The authenticity of Fiona Barton’s debut novel The Widow (Bantam Press, £12.99) stems from her background as a Fleet Street journalist. This psychological thriller tells the story of the widow of a man thought to have committed an awful crime – as well as the detective and the hack looking into it.
What does fiction allow you to do with the subject material that journalism wouldn’t?
Tempted to say “make things up” but I can imagine the general sucking in of breath. So, for the record, fiction gives me the freedom to decide what people think and say rather than being the reporter, recording people’s thoughts and words. I can invent motives and twists, inner voices, events and feelings but everything I write is fed by my experiences as a reporter. I have the best imaginable cast of characters to draw on, having spent more than 30 years watching and listening to people caught up in dramas, tragedies and conflicts.
Who are your influences in fiction?
Authors who take risks to tell stories in new ways. Kate Atkinson and Hilary Mantel are inspirational. Mantel for the brilliance and vividness of her story-telling. She broke so many rules – and was criticised by some – but I was in her world from page one; Atkinson for her characters and showing me the power of a story told by many; and John Irving for his sheer bonkers otherness.
Post hacking, how has journalism changed?
For most journalists – it should be emphasised that the majority were not involved in it – very little in the way they work. There is still strong, brave journalism that tells stories without fear or favour, and we should celebrate that. There have been seismic changes in the industry but they have come from how we deliver and consume news. Some say everyone is a journalist now. I disagree. Everyone can have a public voice now – and millions are grabbing that opportunity, posting information and opinions. But a professional journalist gathers information, researches, checks, analyses and crafts a story that allows the audience to see the full picture and form their own opinions. Well, that’s the theory…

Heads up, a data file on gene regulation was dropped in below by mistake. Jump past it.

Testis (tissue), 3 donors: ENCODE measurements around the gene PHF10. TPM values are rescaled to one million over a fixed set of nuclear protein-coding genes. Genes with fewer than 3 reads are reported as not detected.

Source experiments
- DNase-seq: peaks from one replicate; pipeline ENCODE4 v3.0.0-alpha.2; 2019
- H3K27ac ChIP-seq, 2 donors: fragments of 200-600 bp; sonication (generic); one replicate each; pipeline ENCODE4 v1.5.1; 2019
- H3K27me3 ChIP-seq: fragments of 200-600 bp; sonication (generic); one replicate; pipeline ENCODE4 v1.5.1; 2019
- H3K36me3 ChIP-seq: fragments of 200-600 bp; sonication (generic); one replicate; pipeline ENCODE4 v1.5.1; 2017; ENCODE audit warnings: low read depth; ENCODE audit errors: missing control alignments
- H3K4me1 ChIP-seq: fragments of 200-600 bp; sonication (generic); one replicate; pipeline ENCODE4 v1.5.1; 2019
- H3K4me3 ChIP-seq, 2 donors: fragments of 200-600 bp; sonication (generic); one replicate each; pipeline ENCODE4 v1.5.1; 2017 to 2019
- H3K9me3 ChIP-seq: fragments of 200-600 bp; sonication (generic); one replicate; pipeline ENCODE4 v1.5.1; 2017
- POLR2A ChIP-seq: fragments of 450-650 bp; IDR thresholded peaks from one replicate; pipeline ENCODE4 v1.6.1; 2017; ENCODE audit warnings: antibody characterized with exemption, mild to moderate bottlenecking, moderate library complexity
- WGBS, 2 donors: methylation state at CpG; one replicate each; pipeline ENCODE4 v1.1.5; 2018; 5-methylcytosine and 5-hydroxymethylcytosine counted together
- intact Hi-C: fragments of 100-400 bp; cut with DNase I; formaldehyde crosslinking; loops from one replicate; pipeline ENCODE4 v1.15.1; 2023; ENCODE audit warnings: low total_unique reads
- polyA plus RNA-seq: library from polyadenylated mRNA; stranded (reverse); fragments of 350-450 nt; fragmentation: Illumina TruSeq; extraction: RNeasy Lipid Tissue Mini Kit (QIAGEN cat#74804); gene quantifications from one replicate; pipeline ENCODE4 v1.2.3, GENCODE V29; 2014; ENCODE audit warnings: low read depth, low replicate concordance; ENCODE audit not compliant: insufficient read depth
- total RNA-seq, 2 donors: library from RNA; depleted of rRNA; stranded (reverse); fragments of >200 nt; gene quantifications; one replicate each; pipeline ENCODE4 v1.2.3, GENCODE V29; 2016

The book joins some other praised psychological thrillers recently published. Were you not tempted to put “Girl” in the title?
Damn, wish I’d thought of that. Is it too late to change? I’m a big fan of Gone Girl and Girl On A Train and the idea of women driving the action in psychological thrillers rather than simply being the corpse in the ditch. There also seems to be a real appetite for books that feature interior voices and explore that disturbing disconnect between what people are saying and what they are really thinking.
Do you have plans for a second novel?
Yes, I’m working hard on Book 2 – and still not using “Girl” in the title #beginningtoweaken. It is a second psychological thriller with my reporter, Kate Waters, at the heart of the action.